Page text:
Britain's Prime Minister David Cameron (L) greets the President of the European Council, Herman Van Rompuy, outside 10 Downing Street in central London October 8, 2013
Britain's Prime Minister David Cameron (L) greets the President of the European Council, Herman Van Rompuy, outside 10 Downing Street in central London October 8, 2013Reuters

The European Council's outgoing President has remarked that the European Union "will survive" if Britain decided to leave the bloc, but "will be dead" if France opted out of the union.

Herman Rompuy added that Britain would be worse off without the EU as taxpayers would be left with a £34bn (€43bn, $54bn) bill, for up to six years after opting out of the union - dubbed a "Brexit".

"Without the United Kingdom, Europe would be wounded, even amputated – therefore everything should be done to avoid it," he said.

"But it will survive. Without France, Europe — the European idea – would be dead."

Regarding Britain, Rompuy added that "everything should be done to avoid it [an EU exit]."

Prime Minister David Cameron promised voters that the Conservative party would hold an in/out referendum in 2017, if Britons voted for the party in the May 2015 general election.

Britain's relationship with the EU has become fraught over the last few years, over immigration issues and Brussels' power to push through new laws that impact the UK directly.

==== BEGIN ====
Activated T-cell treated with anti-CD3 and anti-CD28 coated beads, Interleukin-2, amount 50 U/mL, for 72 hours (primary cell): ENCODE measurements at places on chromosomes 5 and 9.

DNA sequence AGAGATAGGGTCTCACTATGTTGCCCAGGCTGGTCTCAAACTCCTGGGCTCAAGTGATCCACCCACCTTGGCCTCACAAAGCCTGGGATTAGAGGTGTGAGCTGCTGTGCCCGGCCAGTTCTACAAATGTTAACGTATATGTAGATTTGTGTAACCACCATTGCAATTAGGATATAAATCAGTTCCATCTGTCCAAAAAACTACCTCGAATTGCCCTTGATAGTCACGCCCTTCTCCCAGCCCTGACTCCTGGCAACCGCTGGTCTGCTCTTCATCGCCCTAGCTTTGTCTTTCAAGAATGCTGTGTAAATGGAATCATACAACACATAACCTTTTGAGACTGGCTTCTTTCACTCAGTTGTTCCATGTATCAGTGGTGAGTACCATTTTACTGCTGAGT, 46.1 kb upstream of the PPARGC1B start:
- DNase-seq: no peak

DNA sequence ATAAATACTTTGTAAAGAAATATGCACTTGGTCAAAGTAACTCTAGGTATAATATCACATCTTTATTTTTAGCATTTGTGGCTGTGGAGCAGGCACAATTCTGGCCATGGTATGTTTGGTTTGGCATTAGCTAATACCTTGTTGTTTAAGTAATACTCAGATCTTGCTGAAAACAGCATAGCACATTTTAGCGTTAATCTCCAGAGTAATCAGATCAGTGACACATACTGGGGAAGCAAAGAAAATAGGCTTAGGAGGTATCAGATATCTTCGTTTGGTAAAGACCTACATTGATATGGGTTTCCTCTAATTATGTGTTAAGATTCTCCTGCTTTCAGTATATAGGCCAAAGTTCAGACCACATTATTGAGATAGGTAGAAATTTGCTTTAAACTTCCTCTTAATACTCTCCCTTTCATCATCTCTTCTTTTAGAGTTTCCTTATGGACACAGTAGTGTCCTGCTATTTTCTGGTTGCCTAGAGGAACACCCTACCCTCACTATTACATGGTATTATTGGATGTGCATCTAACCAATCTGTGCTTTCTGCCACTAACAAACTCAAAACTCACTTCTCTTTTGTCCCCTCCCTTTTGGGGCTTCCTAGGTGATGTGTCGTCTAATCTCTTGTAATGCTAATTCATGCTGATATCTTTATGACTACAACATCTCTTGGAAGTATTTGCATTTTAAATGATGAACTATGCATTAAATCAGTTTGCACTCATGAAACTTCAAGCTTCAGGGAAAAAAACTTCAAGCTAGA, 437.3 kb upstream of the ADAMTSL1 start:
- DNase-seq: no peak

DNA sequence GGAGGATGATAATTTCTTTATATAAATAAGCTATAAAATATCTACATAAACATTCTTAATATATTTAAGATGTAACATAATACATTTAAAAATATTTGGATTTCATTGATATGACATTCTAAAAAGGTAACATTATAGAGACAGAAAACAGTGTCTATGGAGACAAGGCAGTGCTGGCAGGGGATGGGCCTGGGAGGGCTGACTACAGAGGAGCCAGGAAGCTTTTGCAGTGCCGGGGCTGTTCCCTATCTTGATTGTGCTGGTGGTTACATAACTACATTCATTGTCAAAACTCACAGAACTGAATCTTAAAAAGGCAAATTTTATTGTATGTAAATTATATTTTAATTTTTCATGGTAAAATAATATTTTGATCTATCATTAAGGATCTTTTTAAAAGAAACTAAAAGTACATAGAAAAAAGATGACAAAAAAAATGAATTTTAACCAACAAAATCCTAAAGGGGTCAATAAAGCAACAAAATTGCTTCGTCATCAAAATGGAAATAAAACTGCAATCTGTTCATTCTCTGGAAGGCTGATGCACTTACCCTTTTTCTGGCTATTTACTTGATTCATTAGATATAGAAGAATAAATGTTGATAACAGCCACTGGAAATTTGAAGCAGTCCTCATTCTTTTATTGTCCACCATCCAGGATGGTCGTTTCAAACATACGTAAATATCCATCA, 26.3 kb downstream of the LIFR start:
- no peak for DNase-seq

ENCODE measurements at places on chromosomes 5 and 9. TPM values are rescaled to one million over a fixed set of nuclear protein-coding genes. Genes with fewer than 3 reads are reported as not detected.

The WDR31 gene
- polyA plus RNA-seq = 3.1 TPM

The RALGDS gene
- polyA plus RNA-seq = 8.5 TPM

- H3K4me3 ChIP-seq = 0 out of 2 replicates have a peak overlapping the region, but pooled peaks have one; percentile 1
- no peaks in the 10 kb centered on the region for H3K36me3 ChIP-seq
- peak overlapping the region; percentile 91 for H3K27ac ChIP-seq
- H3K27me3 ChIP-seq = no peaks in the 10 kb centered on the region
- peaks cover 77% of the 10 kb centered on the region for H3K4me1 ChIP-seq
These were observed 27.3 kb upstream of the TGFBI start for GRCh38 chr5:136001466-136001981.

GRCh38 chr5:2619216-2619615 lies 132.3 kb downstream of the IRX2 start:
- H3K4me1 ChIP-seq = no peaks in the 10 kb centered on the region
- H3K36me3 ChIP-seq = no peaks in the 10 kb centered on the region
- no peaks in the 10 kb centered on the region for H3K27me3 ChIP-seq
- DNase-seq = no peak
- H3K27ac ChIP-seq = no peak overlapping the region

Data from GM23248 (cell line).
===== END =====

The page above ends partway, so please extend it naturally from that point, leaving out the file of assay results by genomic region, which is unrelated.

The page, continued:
The Tories, as well as Labour and Liberal Democrats, are under increased pressure to curb immigration amid growing support for political parties, such as Ukip, that are in favour of stricter border control and exiting the union.

Cameron pledged to have "one last go" at curbing EU immigration laws to stop the flow of migrants into the UK.

"We need further action to make sure we have more effective control of migration," he added.

Anti-EU group Ukip's leader Nigel Farage said: "It is impossible to change the free movement of peoples within Europe without a fundamental treaty change with 27 other European countries.

"Nobody wants it, nobody is interested, and the Prime Minister knows it's not possible."

German Chancellor Angela Merkel's office wants Britain to remain part of the EU, but will not negotiate on immigration.

Merkel's spokesperson, Steffen Seibert, said Germany still wants the UK to remain as an "active and engaged" member of the EU, but warned it would not subscribe to strict immigration measures Cameron is planning to implement.